Summary: 1. When it comes to guilt, know that God can use you as a parent in spite of your imperfections. 2. When it comes to fear and worry, know that God is in control. 3. When it comes to stress, rest in the fact that you are doing the will of God.

She went to a PTO meeting one evening. Her husband and daughter decided that they would do something special for mom, so they cleaned up the kitchen. They put away all the food, wiped all the counters, washed all the pots and put the dishes in the dishwasher — they even remembered to rinse! They swept and mopped the floor, and then waited for her to come home so they could watch the expression on her face. Two hours later she came home from the meeting, glanced at the kitchen, took off her coat, grabbed the remote and plopped in front of the television. Dad and daughter were surprised that she hadn’t noticed or said anything about all their hard work. They followed her into the family room and just kind of stood there looking at her. “What?” she said. Her husband said, “The kitchen.” “The kitchen, what?” she responded. He said, “Well, we cleaned it for you. Didn’t you notice?” She said, “Oh yeah. Thankless job, isn’t it?”

I suppose that only moms really get the true impact of that little story, mainly because they live it. I think that, because of changing roles and increasing pressures, these are tough days for being a mom, and I want you to know from the beginning this morning that I want to offer you words of encouragement today. I have been talking with mothers this week and asking the question: “What is the most difficult part of being a mother? I have tried to condense their responses into three broad categories: 1. I feel guilty about everything — how can I feel okay again? 2. I feel worried about everything — how can I feel secure again? 3. I feel stressed about everything — how can I find relief?

So let me try to address these from a Christian viewpoint. To all of those who feel guilty, let me say first: When it comes to guilt, know that God can use you as a parent in spite of your imperfections. I find that mothers in general carry the burden of guilt for everything that goes wrong in the family. They feel guilty about everything. Somehow they believe they should fix it and make it better. They are the mediator between the father and the children, between the children when they have squabbles, and between all the grandparents and in-laws and the family. (By the way, do you know the definition of grandparent? It is someone who thinks your children are wonderful, even though they think you’re not raising them right.)

If a child is not doing well in school a mom feels that somehow she has failed. If her kids have behavioral problems she feels she has not been a good mother. If her child does not talk or walk by a certain age she is afraid she has done something wrong. Moms wrestle with all kinds of questions. Do Igo through “natural” childbirth or get an epidural? Do I breast or bottle feed? Do I work or stay at home? Do I spank or give time outs? Guilt, guilt and more guilt. One mom said to me, “I need to know how and when to forgive myself.”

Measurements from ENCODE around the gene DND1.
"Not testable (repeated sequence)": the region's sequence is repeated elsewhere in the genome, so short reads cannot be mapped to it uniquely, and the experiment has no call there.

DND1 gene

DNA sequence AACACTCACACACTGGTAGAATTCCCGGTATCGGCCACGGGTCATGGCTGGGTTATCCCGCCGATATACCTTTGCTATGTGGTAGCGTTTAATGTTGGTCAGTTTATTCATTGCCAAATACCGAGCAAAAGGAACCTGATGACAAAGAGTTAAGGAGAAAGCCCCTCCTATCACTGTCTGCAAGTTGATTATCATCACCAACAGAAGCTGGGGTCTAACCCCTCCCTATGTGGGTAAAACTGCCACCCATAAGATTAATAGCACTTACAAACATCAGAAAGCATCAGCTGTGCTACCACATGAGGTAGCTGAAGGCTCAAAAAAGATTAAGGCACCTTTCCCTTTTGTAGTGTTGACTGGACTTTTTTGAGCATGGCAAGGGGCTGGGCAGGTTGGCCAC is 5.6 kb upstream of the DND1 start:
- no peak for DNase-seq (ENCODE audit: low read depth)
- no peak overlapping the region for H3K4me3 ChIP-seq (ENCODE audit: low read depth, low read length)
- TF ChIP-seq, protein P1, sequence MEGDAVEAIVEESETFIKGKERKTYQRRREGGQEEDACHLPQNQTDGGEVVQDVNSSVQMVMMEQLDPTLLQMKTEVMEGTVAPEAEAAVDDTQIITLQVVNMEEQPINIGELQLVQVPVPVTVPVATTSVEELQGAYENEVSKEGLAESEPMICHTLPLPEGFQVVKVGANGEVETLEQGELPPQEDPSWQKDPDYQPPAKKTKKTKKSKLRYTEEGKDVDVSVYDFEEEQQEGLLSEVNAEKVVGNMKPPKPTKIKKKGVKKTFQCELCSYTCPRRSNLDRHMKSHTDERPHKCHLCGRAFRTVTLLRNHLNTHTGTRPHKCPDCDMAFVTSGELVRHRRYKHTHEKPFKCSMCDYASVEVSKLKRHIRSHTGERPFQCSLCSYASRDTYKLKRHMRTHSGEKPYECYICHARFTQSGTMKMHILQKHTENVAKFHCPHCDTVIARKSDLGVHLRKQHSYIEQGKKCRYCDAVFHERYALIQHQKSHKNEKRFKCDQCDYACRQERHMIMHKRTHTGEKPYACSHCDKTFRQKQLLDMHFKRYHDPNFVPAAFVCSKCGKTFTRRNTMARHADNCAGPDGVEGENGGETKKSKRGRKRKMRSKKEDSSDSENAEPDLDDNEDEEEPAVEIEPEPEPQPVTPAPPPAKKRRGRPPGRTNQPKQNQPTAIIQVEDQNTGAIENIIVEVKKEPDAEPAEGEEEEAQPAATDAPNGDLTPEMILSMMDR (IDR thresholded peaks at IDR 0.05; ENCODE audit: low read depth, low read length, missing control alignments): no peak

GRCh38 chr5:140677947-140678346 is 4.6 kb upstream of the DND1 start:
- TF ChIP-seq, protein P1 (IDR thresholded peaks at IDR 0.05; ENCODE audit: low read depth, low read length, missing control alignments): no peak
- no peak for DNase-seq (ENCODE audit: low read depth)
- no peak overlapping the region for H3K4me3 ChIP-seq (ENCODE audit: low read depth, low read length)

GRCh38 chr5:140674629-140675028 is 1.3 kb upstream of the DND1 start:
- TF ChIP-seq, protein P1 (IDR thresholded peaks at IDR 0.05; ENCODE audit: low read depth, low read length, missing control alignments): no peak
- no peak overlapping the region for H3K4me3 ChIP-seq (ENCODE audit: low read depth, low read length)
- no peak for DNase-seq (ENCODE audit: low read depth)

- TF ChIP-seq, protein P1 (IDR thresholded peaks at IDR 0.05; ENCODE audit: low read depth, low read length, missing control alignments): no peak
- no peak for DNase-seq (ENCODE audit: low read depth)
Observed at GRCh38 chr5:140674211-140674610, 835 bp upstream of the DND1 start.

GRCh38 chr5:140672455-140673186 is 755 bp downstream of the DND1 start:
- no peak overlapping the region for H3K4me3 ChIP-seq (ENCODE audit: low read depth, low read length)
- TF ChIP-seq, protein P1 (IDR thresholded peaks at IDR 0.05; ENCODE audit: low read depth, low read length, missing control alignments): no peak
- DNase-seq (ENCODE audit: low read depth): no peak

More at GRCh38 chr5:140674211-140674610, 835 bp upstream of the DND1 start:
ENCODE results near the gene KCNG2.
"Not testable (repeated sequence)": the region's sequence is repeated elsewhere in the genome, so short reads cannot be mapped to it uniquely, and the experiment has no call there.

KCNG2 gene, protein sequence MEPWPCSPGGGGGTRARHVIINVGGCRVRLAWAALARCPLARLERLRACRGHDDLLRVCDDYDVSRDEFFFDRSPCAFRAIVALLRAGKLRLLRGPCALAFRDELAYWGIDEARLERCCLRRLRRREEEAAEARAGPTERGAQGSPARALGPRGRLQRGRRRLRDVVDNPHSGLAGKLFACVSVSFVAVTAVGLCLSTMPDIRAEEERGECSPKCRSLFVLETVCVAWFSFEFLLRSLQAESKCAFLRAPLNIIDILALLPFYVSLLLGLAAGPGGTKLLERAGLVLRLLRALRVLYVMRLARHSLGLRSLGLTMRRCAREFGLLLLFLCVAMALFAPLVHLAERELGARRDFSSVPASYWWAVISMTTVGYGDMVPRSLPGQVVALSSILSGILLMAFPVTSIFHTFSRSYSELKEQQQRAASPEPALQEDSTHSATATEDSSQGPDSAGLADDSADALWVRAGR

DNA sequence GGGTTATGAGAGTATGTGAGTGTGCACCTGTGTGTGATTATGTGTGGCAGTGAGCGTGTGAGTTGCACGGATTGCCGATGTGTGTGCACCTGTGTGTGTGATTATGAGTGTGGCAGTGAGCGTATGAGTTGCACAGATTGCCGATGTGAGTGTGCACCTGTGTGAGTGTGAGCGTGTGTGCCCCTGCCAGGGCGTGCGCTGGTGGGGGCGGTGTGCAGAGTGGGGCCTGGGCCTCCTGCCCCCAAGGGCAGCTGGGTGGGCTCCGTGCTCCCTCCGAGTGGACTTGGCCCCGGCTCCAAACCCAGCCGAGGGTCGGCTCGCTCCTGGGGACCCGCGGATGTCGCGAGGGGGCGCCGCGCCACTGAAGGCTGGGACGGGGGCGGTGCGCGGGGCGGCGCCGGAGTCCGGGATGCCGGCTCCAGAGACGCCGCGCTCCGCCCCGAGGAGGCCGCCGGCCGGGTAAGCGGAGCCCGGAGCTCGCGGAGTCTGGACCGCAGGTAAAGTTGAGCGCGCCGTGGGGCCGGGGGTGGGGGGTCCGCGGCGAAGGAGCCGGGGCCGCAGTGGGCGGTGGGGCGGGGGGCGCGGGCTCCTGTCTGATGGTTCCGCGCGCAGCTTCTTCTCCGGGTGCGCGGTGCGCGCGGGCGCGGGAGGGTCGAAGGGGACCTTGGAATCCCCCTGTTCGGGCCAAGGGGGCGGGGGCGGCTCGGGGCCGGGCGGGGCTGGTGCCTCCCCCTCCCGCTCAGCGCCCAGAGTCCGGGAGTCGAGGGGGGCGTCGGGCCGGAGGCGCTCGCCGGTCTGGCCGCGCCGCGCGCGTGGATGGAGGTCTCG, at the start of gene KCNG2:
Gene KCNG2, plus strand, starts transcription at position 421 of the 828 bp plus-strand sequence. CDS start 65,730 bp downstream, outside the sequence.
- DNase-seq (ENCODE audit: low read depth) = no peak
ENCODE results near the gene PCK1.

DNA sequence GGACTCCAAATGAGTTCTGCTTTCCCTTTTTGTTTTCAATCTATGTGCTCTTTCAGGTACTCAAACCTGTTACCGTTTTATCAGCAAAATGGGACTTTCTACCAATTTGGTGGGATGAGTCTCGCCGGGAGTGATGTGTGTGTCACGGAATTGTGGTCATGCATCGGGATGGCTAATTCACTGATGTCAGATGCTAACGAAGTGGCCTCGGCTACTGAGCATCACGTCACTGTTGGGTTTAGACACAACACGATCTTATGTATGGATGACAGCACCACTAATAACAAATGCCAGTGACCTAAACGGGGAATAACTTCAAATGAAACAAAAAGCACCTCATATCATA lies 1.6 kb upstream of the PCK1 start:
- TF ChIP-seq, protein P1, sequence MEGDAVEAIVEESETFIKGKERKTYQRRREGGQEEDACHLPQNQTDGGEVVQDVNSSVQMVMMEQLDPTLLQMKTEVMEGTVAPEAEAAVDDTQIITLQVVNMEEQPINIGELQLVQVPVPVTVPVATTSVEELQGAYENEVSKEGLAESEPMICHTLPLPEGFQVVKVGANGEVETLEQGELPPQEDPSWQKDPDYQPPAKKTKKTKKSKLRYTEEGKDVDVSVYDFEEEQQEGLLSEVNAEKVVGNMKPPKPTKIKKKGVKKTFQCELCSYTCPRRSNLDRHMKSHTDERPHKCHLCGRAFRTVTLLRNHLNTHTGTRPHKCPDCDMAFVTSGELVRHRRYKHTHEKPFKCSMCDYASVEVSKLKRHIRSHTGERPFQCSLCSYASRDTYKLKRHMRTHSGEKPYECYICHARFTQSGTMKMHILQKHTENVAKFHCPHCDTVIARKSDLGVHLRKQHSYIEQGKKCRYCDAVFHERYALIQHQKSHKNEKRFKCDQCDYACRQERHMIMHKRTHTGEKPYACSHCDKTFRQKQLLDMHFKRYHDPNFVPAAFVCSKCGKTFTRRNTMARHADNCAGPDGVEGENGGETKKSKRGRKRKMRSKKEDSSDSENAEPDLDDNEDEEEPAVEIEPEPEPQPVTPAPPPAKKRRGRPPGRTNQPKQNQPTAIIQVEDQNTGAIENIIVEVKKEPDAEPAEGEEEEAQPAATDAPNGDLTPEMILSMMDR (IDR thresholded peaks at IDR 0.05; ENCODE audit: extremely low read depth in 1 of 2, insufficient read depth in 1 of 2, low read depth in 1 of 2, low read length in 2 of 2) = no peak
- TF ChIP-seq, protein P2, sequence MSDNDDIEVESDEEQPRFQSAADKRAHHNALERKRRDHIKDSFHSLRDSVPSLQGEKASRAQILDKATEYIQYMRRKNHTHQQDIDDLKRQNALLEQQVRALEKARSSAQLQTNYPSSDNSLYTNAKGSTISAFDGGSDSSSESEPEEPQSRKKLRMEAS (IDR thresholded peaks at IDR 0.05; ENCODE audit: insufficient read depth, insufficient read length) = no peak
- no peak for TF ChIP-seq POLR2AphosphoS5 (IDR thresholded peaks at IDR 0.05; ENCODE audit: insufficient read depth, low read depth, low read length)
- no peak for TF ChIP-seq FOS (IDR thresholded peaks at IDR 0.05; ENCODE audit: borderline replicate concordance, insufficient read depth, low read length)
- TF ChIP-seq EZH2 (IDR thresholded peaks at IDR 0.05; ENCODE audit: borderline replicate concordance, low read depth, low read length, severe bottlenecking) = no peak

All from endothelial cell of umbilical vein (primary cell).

You need to know that you are not to blame for everything that goes wrong — especially with older children who make their own decisions, often against what you have taught them. Unrealistic guilt is unhealthy. Jesus Christ came to relieve our guilt, not to pile it on. The Bible says, “God did not send his Son into the world to condemn the world, but to save the world through him” (John 3:17). God wants us to live guilt-free lives. He came to take away our guilt, not to add to it. If there is an obvious and deliberate wrong that we have done, then we need to confess it to God, ask for his forgiveness, turn from it and go on. Don’t wallow in your guilt. I love the wonderful passage of Scripture which says, “This then is how we know that we belong to the truth, and how we set our hearts at rest in his presence whenever our hearts condemn us. For God is greater than our hearts, and he knows everything” (1 John 3:19-20). God knows your desire to please him and be a good parent. You will not be perfect at it, but he knows what is in your heart. It is not God’s will for us to go around constantly feeling condemned, for the Bible says, “There is now no condemnation for those who are in Christ Jesus” (Romans 8:1).

The apostle Paul prayed for God to take away his imperfections and weaknesses. Here is what he says about what God told him: “He said to me, ‘My grace is sufficient for you, for my power is made perfect in weakness.’ Therefore I will boast all the more gladly about my weaknesses, so that Christ’s power may rest on me” (2 Corinthians 12:9). Lean on the grace of God. Do your best, love your children and let God love you. Then trust him for the rest.

Copy Sermon to Clipboard with PRO Download Sermon with PRO
Talk about it...

Nobody has commented yet. Be the first!

Join the discussion